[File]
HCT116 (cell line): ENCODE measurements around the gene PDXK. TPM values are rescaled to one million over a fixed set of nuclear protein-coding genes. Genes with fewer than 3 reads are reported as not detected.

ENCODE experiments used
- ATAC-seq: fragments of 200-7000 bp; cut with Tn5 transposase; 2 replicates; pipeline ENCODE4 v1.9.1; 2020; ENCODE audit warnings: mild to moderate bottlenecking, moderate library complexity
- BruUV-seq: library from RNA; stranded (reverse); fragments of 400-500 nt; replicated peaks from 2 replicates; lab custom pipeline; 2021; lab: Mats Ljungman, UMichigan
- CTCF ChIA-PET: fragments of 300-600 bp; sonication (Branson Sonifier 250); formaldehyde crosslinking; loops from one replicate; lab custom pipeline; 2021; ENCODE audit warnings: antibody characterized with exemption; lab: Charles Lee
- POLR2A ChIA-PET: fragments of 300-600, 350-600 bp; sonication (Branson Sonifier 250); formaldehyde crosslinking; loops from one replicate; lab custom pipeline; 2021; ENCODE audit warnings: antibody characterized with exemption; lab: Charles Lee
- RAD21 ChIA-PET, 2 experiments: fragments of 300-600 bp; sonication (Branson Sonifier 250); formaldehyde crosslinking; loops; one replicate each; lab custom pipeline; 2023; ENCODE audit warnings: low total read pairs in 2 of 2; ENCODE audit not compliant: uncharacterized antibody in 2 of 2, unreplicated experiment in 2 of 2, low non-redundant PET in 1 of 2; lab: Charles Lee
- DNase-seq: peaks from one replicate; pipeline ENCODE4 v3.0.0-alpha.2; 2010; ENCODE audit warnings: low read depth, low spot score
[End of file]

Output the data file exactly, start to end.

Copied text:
HCT116 (cell line): ENCODE measurements around the gene PDXK. TPM values are rescaled to one million over a fixed set of nuclear protein-coding genes. Genes with fewer than 3 reads are reported as not detected.

ENCODE experiments used
- ATAC-seq: fragments of 200-7000 bp; cut with Tn5 transposase; 2 replicates; pipeline ENCODE4 v1.9.1; 2020; ENCODE audit warnings: mild to moderate bottlenecking, moderate library complexity
- BruUV-seq: library from RNA; stranded (reverse); fragments of 400-500 nt; replicated peaks from 2 replicates; lab custom pipeline; 2021; lab: Mats Ljungman, UMichigan
- CTCF ChIA-PET: fragments of 300-600 bp; sonication (Branson Sonifier 250); formaldehyde crosslinking; loops from one replicate; lab custom pipeline; 2021; ENCODE audit warnings: antibody characterized with exemption; lab: Charles Lee
- POLR2A ChIA-PET: fragments of 300-600, 350-600 bp; sonication (Branson Sonifier 250); formaldehyde crosslinking; loops from one replicate; lab custom pipeline; 2021; ENCODE audit warnings: antibody characterized with exemption; lab: Charles Lee
- RAD21 ChIA-PET, 2 experiments: fragments of 300-600 bp; sonication (Branson Sonifier 250); formaldehyde crosslinking; loops; one replicate each; lab custom pipeline; 2023; ENCODE audit warnings: low total read pairs in 2 of 2; ENCODE audit not compliant: uncharacterized antibody in 2 of 2, unreplicated experiment in 2 of 2, low non-redundant PET in 1 of 2; lab: Charles Lee
- DNase-seq: peaks from one replicate; pipeline ENCODE4 v3.0.0-alpha.2; 2010; ENCODE audit warnings: low read depth, low spot score